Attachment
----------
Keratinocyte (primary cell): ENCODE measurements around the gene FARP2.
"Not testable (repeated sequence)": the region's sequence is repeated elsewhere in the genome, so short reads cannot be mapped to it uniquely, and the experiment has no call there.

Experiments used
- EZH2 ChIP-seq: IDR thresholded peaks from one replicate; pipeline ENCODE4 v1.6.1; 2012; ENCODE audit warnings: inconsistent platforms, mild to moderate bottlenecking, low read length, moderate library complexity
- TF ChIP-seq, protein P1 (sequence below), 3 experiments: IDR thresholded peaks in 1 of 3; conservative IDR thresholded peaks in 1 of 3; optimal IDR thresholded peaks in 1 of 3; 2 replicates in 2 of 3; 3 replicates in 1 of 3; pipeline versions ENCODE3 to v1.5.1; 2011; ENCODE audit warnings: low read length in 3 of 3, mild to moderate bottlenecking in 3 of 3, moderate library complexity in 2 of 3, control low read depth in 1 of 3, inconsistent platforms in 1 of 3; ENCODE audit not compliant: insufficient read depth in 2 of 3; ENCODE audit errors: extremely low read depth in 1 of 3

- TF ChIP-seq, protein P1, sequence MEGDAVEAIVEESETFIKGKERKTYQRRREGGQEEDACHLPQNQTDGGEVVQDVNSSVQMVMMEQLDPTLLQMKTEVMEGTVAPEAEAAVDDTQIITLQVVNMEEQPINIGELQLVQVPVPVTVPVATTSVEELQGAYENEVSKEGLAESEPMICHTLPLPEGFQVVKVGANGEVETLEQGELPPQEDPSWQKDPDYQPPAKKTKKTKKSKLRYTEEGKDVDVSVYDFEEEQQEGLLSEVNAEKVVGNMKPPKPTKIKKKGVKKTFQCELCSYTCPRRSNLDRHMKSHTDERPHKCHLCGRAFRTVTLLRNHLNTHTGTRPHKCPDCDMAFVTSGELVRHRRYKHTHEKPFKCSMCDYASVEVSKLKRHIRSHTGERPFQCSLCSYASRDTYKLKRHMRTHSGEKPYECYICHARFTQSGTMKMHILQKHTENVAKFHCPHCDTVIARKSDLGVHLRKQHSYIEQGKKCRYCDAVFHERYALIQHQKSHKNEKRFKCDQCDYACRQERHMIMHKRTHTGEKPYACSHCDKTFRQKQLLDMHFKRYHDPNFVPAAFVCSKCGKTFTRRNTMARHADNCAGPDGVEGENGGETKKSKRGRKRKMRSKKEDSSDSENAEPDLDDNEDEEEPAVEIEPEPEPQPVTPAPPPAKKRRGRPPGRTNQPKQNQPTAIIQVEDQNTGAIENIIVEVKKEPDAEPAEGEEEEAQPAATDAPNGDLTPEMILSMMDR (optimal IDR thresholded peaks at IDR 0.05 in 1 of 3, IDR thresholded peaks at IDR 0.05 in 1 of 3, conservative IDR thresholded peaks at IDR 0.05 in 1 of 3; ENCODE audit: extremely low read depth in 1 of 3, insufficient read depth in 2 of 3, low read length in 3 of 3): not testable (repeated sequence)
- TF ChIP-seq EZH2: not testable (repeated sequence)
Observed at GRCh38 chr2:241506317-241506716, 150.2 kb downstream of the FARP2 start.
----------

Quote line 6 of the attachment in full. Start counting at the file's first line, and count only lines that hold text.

- TF ChIP-seq, protein P1, sequence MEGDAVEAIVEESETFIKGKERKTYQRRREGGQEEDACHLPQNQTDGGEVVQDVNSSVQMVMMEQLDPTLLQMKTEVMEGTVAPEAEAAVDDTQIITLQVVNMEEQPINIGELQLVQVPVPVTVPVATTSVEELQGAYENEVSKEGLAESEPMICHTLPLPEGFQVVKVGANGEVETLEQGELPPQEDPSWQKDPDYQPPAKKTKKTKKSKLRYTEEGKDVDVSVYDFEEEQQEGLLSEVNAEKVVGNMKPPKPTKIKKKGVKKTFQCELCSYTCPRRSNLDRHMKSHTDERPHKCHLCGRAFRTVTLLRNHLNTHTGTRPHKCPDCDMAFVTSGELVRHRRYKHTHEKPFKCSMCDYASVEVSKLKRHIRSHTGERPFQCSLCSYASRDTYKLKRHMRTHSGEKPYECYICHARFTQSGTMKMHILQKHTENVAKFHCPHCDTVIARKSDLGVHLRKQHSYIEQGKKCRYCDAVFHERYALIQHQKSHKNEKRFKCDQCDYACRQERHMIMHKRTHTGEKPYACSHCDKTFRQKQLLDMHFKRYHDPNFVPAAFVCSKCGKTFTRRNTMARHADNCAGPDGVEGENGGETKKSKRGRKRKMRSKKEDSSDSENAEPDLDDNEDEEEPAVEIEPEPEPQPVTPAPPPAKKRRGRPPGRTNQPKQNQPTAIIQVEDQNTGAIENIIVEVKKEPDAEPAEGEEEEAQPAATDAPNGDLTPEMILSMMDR (optimal IDR thresholded peaks at IDR 0.05 in 1 of 3, IDR thresholded peaks at IDR 0.05 in 1 of 3, conservative IDR thresholded peaks at IDR 0.05 in 1 of 3; ENCODE audit: extremely low read depth in 1 of 3, insufficient read depth in 2 of 3, low read length in 3 of 3): not testable (repeated sequence)